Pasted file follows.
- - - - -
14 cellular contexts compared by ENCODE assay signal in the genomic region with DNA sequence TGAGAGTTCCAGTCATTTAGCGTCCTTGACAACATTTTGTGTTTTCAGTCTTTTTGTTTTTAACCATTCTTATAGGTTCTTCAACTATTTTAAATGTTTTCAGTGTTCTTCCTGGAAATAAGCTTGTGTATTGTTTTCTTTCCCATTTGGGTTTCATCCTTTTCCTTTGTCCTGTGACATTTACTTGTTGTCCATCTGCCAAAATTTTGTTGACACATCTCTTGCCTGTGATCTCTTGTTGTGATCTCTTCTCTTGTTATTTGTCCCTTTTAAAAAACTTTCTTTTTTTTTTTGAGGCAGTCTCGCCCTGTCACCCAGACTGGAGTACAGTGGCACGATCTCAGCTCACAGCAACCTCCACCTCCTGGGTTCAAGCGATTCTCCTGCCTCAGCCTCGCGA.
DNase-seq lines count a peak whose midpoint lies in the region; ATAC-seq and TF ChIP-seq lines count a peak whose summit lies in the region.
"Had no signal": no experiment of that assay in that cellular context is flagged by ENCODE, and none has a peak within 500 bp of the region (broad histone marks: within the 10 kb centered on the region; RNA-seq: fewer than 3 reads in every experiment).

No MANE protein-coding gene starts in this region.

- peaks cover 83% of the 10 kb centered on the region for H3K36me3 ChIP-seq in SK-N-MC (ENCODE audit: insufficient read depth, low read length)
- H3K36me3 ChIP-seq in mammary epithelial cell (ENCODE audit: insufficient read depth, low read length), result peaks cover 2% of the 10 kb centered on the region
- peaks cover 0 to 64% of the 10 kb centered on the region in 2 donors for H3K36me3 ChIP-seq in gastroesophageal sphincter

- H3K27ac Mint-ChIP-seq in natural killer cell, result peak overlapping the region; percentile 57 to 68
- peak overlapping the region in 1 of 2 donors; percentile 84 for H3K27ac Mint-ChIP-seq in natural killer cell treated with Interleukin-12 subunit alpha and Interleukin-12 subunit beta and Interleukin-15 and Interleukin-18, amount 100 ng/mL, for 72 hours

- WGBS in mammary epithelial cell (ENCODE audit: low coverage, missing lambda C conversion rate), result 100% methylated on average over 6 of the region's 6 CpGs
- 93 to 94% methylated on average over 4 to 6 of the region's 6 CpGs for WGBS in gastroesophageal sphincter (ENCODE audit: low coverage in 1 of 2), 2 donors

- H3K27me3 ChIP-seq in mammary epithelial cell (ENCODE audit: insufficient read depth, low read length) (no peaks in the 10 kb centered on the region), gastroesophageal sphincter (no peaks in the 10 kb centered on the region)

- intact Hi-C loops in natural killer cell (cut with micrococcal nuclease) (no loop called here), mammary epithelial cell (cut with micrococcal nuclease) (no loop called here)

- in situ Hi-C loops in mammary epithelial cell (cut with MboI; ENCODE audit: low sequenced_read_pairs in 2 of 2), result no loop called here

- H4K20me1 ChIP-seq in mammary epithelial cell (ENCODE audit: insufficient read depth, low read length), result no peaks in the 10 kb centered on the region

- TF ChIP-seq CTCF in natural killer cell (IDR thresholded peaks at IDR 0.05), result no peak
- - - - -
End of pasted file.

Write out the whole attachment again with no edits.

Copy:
14 cellular contexts compared by ENCODE assay signal in the genomic region with DNA sequence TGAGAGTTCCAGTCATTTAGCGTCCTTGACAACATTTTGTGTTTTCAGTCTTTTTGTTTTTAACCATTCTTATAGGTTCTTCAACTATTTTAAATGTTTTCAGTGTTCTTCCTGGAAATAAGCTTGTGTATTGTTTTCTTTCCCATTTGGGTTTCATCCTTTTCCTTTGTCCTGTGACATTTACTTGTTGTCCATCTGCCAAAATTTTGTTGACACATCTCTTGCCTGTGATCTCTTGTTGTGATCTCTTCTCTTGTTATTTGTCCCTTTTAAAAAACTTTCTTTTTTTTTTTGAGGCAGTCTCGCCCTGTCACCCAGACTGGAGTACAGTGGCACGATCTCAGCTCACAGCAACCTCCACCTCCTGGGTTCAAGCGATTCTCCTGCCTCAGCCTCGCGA.
DNase-seq lines count a peak whose midpoint lies in the region; ATAC-seq and TF ChIP-seq lines count a peak whose summit lies in the region.
"Had no signal": no experiment of that assay in that cellular context is flagged by ENCODE, and none has a peak within 500 bp of the region (broad histone marks: within the 10 kb centered on the region; RNA-seq: fewer than 3 reads in every experiment).

No MANE protein-coding gene starts in this region.

- peaks cover 83% of the 10 kb centered on the region for H3K36me3 ChIP-seq in SK-N-MC (ENCODE audit: insufficient read depth, low read length)
- H3K36me3 ChIP-seq in mammary epithelial cell (ENCODE audit: insufficient read depth, low read length), result peaks cover 2% of the 10 kb centered on the region
- peaks cover 0 to 64% of the 10 kb centered on the region in 2 donors for H3K36me3 ChIP-seq in gastroesophageal sphincter

- H3K27ac Mint-ChIP-seq in natural killer cell, result peak overlapping the region; percentile 57 to 68
- peak overlapping the region in 1 of 2 donors; percentile 84 for H3K27ac Mint-ChIP-seq in natural killer cell treated with Interleukin-12 subunit alpha and Interleukin-12 subunit beta and Interleukin-15 and Interleukin-18, amount 100 ng/mL, for 72 hours

- WGBS in mammary epithelial cell (ENCODE audit: low coverage, missing lambda C conversion rate), result 100% methylated on average over 6 of the region's 6 CpGs
- 93 to 94% methylated on average over 4 to 6 of the region's 6 CpGs for WGBS in gastroesophageal sphincter (ENCODE audit: low coverage in 1 of 2), 2 donors

- H3K27me3 ChIP-seq in mammary epithelial cell (ENCODE audit: insufficient read depth, low read length) (no peaks in the 10 kb centered on the region), gastroesophageal sphincter (no peaks in the 10 kb centered on the region)

- intact Hi-C loops in natural killer cell (cut with micrococcal nuclease) (no loop called here), mammary epithelial cell (cut with micrococcal nuclease) (no loop called here)

- in situ Hi-C loops in mammary epithelial cell (cut with MboI; ENCODE audit: low sequenced_read_pairs in 2 of 2), result no loop called here

- H4K20me1 ChIP-seq in mammary epithelial cell (ENCODE audit: insufficient read depth, low read length), result no peaks in the 10 kb centered on the region

- TF ChIP-seq CTCF in natural killer cell (IDR thresholded peaks at IDR 0.05), result no peak